European leaders have praised the election victory of British Prime Minister Boris Johnson, embracing the decisive result for a man who campaigned for Brexit and against what they claim.
The counterintuitive holiday resulted from Europe’s resignation to escape Britain’s split from the European Union, and from the E.U. frustrations with more than three years of relations with British leaders who were barely in control of their own Parliament.
Now, the UK is expected to leave on January 31 and enter an 11-month limbo state, in which little will change in the daily life of the U.K. and EU citizens. The UK will still be subject to the E.U. regulates and will be able to trade with Europe as if they were a full member.
But leaders will have to make a furious dash to reach a trade deal and work out their post-Brexit relationship before Dec. 31, 2020, when the transition period is set to end. Failure could mean the same jump-off-the-cliff breakup that both sides have said they dearly want to avoid.
As European and British leaders prepare to embark on those tricky negotiations, the European side hopes the size of Johnson’s win will enable him to deliver on the deals he makes in the bargaining sessions — and protect him from being taken hostage by Brexit hard-liners who favor only the most severe breakup.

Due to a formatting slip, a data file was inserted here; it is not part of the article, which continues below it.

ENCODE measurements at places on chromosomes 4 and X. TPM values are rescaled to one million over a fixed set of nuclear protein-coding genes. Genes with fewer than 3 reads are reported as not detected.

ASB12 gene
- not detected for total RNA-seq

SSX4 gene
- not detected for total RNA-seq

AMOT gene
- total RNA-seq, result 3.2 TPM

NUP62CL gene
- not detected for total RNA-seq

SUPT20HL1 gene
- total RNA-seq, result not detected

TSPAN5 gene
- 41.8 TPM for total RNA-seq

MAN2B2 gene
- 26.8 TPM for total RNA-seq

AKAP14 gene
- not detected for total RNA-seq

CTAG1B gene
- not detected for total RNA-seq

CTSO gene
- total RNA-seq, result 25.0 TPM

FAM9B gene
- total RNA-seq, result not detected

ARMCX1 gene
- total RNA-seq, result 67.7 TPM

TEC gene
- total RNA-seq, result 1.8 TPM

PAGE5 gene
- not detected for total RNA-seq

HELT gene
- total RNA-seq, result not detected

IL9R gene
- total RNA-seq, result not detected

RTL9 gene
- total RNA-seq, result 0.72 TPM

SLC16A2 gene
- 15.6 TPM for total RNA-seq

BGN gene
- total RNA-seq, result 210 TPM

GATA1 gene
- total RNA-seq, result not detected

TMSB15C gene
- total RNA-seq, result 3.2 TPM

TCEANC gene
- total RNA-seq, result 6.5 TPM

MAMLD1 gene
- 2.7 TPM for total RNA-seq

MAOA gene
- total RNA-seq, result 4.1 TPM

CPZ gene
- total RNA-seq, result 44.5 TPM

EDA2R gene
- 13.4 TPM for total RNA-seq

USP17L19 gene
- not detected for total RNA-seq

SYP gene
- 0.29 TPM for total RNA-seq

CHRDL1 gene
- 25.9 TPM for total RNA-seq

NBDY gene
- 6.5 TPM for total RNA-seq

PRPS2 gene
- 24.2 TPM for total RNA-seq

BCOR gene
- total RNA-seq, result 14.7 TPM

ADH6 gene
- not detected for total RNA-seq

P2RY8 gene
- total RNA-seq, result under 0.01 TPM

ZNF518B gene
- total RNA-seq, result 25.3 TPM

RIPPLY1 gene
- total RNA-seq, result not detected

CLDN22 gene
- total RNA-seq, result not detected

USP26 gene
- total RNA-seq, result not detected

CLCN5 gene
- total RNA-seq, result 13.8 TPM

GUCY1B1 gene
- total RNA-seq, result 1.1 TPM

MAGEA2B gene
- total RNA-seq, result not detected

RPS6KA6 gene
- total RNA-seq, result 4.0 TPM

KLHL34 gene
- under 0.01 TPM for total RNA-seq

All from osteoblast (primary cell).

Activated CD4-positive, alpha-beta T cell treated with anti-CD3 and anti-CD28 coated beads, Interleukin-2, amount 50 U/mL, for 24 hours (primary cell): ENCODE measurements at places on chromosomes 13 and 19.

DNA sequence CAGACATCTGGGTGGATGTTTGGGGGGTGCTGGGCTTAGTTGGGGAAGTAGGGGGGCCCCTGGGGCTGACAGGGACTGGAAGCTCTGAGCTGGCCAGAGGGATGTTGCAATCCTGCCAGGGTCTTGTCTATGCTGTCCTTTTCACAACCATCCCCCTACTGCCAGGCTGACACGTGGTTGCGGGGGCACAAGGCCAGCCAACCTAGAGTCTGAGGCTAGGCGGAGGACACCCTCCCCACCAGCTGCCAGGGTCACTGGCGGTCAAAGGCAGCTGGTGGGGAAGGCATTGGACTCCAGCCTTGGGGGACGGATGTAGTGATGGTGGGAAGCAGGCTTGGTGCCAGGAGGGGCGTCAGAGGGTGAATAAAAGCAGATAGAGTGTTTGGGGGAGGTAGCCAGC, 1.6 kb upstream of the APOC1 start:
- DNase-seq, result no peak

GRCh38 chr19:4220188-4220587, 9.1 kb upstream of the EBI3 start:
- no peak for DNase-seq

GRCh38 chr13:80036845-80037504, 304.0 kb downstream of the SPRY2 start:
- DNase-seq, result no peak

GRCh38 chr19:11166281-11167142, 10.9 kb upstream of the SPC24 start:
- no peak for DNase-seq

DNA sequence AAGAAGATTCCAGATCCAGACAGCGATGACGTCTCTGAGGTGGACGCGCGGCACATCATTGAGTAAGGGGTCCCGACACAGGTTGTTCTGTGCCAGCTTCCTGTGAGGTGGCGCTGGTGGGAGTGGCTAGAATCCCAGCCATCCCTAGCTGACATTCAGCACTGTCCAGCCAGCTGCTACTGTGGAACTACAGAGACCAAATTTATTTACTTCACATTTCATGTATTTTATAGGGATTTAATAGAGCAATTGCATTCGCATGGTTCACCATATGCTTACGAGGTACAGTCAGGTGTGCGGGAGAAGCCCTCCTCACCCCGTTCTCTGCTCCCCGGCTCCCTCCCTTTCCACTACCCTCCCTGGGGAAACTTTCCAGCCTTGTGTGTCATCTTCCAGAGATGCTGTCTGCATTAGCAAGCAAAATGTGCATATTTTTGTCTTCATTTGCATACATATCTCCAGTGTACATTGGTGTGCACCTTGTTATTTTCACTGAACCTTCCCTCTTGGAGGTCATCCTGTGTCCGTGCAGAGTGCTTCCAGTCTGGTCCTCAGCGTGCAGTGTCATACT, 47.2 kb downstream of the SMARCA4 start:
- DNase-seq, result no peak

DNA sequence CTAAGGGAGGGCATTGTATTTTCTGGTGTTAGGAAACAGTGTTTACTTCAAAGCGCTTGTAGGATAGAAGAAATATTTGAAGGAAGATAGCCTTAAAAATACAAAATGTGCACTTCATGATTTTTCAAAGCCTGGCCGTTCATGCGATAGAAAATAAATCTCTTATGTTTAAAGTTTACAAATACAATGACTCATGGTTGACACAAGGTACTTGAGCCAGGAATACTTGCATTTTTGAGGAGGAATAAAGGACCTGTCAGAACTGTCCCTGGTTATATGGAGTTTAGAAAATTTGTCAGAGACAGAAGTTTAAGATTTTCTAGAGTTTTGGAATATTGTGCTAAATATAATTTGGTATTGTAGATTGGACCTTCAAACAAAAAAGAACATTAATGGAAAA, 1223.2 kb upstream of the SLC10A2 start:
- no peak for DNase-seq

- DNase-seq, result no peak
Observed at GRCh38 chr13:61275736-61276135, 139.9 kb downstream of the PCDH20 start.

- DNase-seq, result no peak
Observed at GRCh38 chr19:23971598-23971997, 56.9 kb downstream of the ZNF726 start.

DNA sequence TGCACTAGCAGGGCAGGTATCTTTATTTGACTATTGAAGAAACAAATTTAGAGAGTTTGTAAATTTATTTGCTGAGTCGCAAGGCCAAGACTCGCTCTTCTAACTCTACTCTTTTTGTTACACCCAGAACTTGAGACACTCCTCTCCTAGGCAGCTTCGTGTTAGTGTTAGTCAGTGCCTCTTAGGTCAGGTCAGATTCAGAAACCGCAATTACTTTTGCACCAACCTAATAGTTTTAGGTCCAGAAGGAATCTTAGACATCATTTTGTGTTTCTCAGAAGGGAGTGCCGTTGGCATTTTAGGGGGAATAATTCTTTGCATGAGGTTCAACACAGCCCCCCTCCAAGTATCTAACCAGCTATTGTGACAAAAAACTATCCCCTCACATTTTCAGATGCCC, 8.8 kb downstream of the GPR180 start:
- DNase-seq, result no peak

“To be honest, many of my counterparts were pleased at the fact that this was a clear outcome, that we’re not again facing a situation with a hung Parliament where you can’t make headway in either direction,” said German Chancellor Angela Merkel, who rarely speaks so openly about the internal politics of other countries.
But she acknowledged the tension in the talks that are expected to start soon after Britain’s formal exit from the bloc. Germany and others want to preserve the strongest ties possible with Britain — but the more Johnson chooses to diverge from E.U. rules, they say, the tougher the restrictions they will impose on British businesses.
“We will have a competitor on our doorstep now, a country that is no longer a member of the single market,” Merkel said. “Great Britain will have to carefully weigh the advantages and disadvantages” of diverging from E.U. regulations.
French President Emmanuel Macron also delivered a stark warning to London: “My message to the British is that the more loyal we are to each other, the more our relationship will be close. But don’t think you can have an extensive trading relationship, a maximal access to the European market, with substantial differences on sanitary, climate, economic and social regulations. This is not true,” he said.
Boris Johnson campaigned for Brexit and against the E.U. Now Europe’s leaders are delighted by his victory.
BRUSSELS -European leaders on Friday were toasting British Prime Minister Boris Johnson’s thumping election victory, embracing the decisive result for a man who campaigned for Brexit and against much of what they stand for. The counterintuitive celebration stemmed from Europe’s resignation that Britain’s split from the European Union was inevitable, and from E.U.
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